Wolfe chart expert Rob Ginsberg provides insight into the industry’s weakening technicals. On the cusp of a new high, the action reveals developing vulnerabilities. Rob points out that net new highs on the NASDAQ are punk, Semis are acting heavy, small caps are weak, and momentum in F.A.A.N.G. is waning. On the flip side, the bullish momentum in Software and IT Services (particularly FinTech) is relentless, providing some of the strongest uptrends in the broader market.
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Our Wolfe Tech Universe consists of about 250 stocks split into five sectors: Hardware, Semiconductors, Software, Internet, and Services. We plot their 3- and 12-month performance and provide a table of price changes in our weekly Wolfebytes (link). Now we have added subsectors to provide greater granularity and understanding.
The Wolfe Tech Universe rose by 3.0% this week, outpacing the S&P 500’s 2.2% increase. Top stocks were Slack on its IPO (+43%), Sunny Optical (+17%), Jabil (+15%), IPG Photonics (+11%), and WDC (+10%). Laggards were Match (-7%), Wipro (-5%), AMD (-4%), IAC (-4%), and CyberArk (-3%). Our new subsectors highlight year-to-date variations within sectors: in Semis, Semi Cap Equipment has been outperforming; in Software, Security has been underperforming; Internet Services has lagged eCommerce and Media/Entertainment; and IT Services have been blown away by Payments and Transaction Processing (p2).
The Wolfe QES Margin Reversion Model (MRM) identifies companies with historically high profitability currently exhibiting depressed margins. The model then predicts which companies have the strongest likelihood of reverting back to the mean. Most companies with contracting margins aren’t typically flagged by traditional value screens, therefore our quants view the margin reversion strategy as a form of hidden value. MRM is a long-only model updated monthly with a range of 0 to 1.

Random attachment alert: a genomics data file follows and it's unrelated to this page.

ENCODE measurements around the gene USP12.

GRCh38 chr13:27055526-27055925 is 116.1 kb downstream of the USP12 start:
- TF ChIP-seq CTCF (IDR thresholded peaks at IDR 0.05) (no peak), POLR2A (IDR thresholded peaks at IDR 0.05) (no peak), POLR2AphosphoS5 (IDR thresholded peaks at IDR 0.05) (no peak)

In our latest Wolfebytes (link), we featured strategist Chris Senyek’s Greatest Hits lists, which are derived from how frequently a company appears on his 31 Long or 12 Short Idea screens. His latest tally finds many of our hardware names attractive, including HP Inc, Juniper, NetApp, Apple, IBM, and Jabil, and a couple unattractive.
Actually, a number of semi makers already had estimated the hit from lower sales to Huawei. Although the WSJ highlighted Huawei as the primary problem, we would emphasize lower revenue with its other OEM customers. Broadcom had been the flag carrier for an anticipated second-half recovery for the chip industry. That optimism largely has been dashed. CEO Tan did blame the trade conflict for causing its customers to reduce inventory. He pointed out that the revenue miss “obviously extends beyond just one particular customer.”
The Wolfe Tech Universe’s 0.6% increase edged out the market’s 0.5% uptick with Software the notable outperformer (+1.8%) and Semis the only decliner (-1.4%) as Avago dashed hopes for a second half recovery. Top performers this week included the IPO of CrowdStrike (+89%), the takeout of Tableau (+30%), Catcher Technology (+14%), and Blackberry (+9%). Laggards were Nutanix (-9%), Elastic (-9%), Salesforce (-7%), AMD (-6%), and Dell (-6%). Bifurcation remains (Exhibit 1).
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